As it turns out, "Push" wasn't the culmination of their work but the beginning of a somewhat surprising success story. During fall 1997, the record picked up momentum, as "3am" became a bigger hit than "Push," propelling Yourself or Someone Like You to multi-platinum status. Early in 1998, the group was named Best New Band by Rolling Stone's annual reader's poll -- proof that, even if Matchbox Twenty wasn't winning critics, they were winning over a wide, mainstream audience. The band and its debut album continued to sell at a steady pace throughout the year as the singles "Real World" and "Back 2 Good" joined "Push" and "3am" as radio favorites. Throughout it all, Matchbox Twenty stayed on the road, at home and abroad. They did well in foreign territories, including Canada, but they truly connected with Australia, where they went platinum eight times; in neighboring New Zealand, the band went quintuple platinum.
Matchbox Twenty reserved 1999 as the year to record their eagerly anticipated second album, but they didn't disappear from the spotlight, due to the unexpected success of "Smooth," a Santana song co-written and sung by Rob Thomas. "Smooth" was one of many songs sung by celebrities on Santana's cameo-studded comeback album Supernatural, but it was the one chosen as the lead single. A wise choice, as it turned out, since it became a true pop phenomenon, topping many radio charts and driving Supernatural to multi-platinum sales and many industry awards. Throughout the second half of 1999, "Smooth" was inescapable, as it and Supernatural sat on the top of the pop charts. Its success brought more attention to Matchbox Twenty, and Yourself or Someone Like You rocketed to over ten million copies sold -- which now qualified it for the RIAA's Diamond Award, which is only granted to records that have moved over ten million units. On top of that, Thomas was named BMI's 1999 Pop Songwriter of the Year, for "Smooth" and his work with Matchbox Twenty. Early in 2000, Thomas won three Grammys for "Smooth" -- Song of the Year, Record of the Year, and Best Pop Collaboration with Vocals.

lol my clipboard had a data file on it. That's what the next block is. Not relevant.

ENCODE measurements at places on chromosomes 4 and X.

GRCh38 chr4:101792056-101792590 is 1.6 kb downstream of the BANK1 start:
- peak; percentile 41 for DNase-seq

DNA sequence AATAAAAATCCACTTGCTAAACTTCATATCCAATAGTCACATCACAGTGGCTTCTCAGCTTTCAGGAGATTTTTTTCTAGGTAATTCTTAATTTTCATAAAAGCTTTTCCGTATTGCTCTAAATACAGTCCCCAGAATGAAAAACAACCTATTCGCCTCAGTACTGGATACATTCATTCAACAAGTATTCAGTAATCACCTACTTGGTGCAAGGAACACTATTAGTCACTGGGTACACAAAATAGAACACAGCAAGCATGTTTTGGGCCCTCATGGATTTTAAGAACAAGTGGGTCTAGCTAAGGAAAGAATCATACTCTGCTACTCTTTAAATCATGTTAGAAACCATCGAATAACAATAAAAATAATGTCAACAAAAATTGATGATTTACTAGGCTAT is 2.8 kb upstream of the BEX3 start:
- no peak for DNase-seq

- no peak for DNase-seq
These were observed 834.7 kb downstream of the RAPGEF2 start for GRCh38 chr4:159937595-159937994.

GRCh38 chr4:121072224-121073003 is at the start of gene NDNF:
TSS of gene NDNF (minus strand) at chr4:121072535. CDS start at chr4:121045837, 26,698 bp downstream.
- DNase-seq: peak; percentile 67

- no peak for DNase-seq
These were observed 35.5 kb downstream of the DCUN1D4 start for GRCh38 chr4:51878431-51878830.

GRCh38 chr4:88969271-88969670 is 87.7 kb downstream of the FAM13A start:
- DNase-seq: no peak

All of this success happened as Matchbox Twenty was recording their second album, again with producer Matt Serletic. The success raised expectations for the new album, entitled Mad Season, which was released in May 2000. Two years later, the band emerged with its third album, More Than You Think You Are. With this particular record, the band shared songwriting duties as a whole for the first time ever. Despite, or perhaps because of, the band's success and frequent touring, Matchbox Twenty decided to take a break from recording and in 2005, Thomas released his debut solo album, Something to Be. Featuring a more polished funk and dance-influenced sound, the album sold well and spawned several hit songs, including "Lonely No More" and "This Is How a Heart Breaks." In 2007, the reunited Matchbox Twenty -- with Doucette now on guitar replacing Gaynor, who left the band in 2005, and Push Stars' Ryan MacMillan on drums -- delivered the hits collection Exile on Mainstream which included a bonus EP of new tracks. North, the band's fourth studio album, and first official release since 2002, arrived in September 2012.
by Stephen Thomas Erlewine

This biography was provided by the artist or their representative.